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Data does not exist in 'MyNameSpace.System RRS feed

  • Question

  • I am learning how to use LINQ-to-SQL.

    I create a new project and and a DBML file.  I drag tables from my database to the designer, and build the project...

    I get 180 errors- e.g. (a few examples)

    The type name Data does not exist in the Type 'myNameSpace.System' in file DataClasses1.designer

    The type name 'Collections' does not exist in the Type 'myNameSpace.System'

    The type name 'Reflection' does not exist...

    etc.

    Help!

    This is all auto generated: It's a fresh project I have added no custom code, nothing... Why the errors?

    regards,

    John.

    Tuesday, September 7, 2010 3:06 PM

Answers

  • Hey, I thought this was resolved, you named a table System and when generated, well errors would come out because the compiler was confused between your and its System, it will always give preference to yours so: 180 errors in autogenerated code.

    So, is there something new?

    You need anything else?

    LitEnders advice about fully qualifying naming is sound but a bad, bad idea because as is autogenerated code, every time a change is made, bum 180 errors, so you will need to manually change that every time and if you work with a team it will be worse.

    So, rename the table if possible to something Microsoft doesn't use.  In the msdn there a list of reserved keywords.  As an alternative change plurarization rules or don't use linq

    Regards

    • Marked as answer by ltheONEl Tuesday, September 7, 2010 5:37 PM
    Tuesday, September 7, 2010 5:27 PM
  • Yes, I am fortunate to own the database: So I renamed the table as resolution.

    I would never interfere with AutoGen code: thats just a nightmare.

    It's weird I had posted the table rename as a resolution to my own question but that magically has dissapeared!

    Thanks

    john.

    • Marked as answer by ltheONEl Tuesday, September 7, 2010 5:37 PM
    Tuesday, September 7, 2010 5:36 PM

All replies

  • Keanu, that is not supposed to happen.

    More info would be helpful, such as VS version, etc.

    Thanks

    So it is resolved...

    For future references avoid naming stuff similar to reserved keywords, even when it doesn't give errors upfront it will be a headache on the road ahead.

    Regards

    • Edited by Serguey123 Tuesday, September 7, 2010 4:23 PM saw the other thread
    Tuesday, September 7, 2010 4:20 PM
  • Hi Thanks,

    I am using Visual C# express:

    Microsoft Visual Studio 2010
    Version 10.0.30319.1 RTMRel
    Microsoft .NET Framework
    Version 4.0.30319 RTMRel

    Installed Version: C# Express

    Microsoft Visual C# 2010   01014-169-2560017-70198
    Microsoft Visual C# 2010

    Tuesday, September 7, 2010 4:52 PM
  • I have seen problems like this before.   I believe you cannot have the your working final namespace name the same as a classname or namespace from the using statement.  I don't know all the conflicts, but there are probably a few different types of naming conflicts.

    using A.B;
    using A.C;
    
    namespace B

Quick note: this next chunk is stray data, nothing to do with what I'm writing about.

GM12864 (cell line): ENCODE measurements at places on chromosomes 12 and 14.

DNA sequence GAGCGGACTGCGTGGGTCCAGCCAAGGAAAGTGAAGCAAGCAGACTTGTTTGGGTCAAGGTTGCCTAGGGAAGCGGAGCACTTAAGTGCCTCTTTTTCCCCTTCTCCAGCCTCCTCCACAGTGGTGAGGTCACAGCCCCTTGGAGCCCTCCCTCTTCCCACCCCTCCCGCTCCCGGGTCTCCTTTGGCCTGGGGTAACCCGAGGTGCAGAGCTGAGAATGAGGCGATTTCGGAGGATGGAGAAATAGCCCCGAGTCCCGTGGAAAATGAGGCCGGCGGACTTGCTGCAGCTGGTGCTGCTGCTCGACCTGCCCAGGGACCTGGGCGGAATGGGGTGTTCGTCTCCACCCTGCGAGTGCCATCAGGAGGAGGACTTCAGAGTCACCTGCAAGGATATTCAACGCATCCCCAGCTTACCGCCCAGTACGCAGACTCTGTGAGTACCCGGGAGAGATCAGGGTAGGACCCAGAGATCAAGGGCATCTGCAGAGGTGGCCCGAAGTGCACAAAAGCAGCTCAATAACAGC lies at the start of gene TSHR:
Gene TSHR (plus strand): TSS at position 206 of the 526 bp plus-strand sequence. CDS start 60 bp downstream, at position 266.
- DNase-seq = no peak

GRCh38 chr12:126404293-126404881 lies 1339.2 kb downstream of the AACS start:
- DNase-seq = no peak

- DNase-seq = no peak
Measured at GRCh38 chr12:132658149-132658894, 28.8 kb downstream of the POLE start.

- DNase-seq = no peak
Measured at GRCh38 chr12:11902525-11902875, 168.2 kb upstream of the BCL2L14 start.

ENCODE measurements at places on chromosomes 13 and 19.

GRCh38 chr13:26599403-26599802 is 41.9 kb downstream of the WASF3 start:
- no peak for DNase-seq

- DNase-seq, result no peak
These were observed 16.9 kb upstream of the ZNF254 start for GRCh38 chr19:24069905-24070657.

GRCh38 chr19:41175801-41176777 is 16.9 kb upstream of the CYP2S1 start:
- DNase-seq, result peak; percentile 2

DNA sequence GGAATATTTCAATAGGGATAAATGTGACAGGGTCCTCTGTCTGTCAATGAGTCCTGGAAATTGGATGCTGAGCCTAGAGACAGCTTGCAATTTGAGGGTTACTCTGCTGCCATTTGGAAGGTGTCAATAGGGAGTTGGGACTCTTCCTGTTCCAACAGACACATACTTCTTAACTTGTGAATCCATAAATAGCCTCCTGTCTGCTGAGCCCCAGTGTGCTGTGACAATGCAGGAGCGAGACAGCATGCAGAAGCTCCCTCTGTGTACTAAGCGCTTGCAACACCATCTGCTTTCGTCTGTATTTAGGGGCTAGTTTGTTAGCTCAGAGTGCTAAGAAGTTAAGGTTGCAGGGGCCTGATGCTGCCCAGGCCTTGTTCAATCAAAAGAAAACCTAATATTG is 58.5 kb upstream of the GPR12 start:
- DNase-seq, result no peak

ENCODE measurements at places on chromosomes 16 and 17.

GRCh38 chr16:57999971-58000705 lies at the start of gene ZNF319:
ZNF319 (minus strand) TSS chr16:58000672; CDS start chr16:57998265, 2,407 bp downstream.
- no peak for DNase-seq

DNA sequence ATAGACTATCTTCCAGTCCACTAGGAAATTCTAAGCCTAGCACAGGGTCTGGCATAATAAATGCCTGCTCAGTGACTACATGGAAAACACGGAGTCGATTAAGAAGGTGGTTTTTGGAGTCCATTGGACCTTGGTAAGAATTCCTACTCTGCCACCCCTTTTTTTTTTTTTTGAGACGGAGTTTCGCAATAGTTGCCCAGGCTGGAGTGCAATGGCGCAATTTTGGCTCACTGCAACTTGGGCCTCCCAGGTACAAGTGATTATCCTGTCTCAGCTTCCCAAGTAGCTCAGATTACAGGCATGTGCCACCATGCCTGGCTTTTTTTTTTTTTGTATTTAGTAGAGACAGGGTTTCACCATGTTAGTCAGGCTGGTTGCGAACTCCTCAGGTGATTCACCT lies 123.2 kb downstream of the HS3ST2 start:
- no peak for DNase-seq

{
    	class Program
    	{
    		static void Main(string[] args)
    		{
    			//'A' is a namespace but used like a 'type' error; 
    			A a = new A();
    
    			//Works
    			A2 A = new A2();
    			A.ToString();
    		}
    	}
    
    	public class A2
    	{
    		public A2()
    		{
    			//Works
    			D d = new D();
    		}
    	}
    }
    
    namespace A.C
    {
    	public class D
    	{
    	}
    }
    
    namespace A.B
    {
    	public class A
    	{
    	}
    }
    

     

    Since it is auto generated code, it probably is having problems.

    You can fully quailify System like this "global::System".  Additionally you can rename System in the using statement like this  "using GlobalSystem = global::System;", but you will have to append to the begining to all the System types, "GlobalSystem.".  

    I recommend just not using the name System.

     

     

    Tuesday, September 7, 2010 5:15 PM
  • Hey, I thought this was resolved, you named a table System and when generated, well errors would come out because the compiler was confused between your and its System, it will always give preference to yours so: 180 errors in autogenerated code.

    So, is there something new?

    You need anything else?

    LitEnders advice about fully qualifying naming is sound but a bad, bad idea because as is autogenerated code, every time a change is made, bum 180 errors, so you will need to manually change that every time and if you work with a team it will be worse.

    So, rename the table if possible to something Microsoft doesn't use.  In the msdn there a list of reserved keywords.  As an alternative change plurarization rules or don't use linq

    Regards

    • Marked as answer by ltheONEl Tuesday, September 7, 2010 5:37 PM
    Tuesday, September 7, 2010 5:27 PM
  • Yes, I am fortunate to own the database: So I renamed the table as resolution.

    I would never interfere with AutoGen code: thats just a nightmare.

    It's weird I had posted the table rename as a resolution to my own question but that magically has dissapeared!

    Thanks

    john.

    • Marked as answer by ltheONEl Tuesday, September 7, 2010 5:37 PM
    Tuesday, September 7, 2010 5:36 PM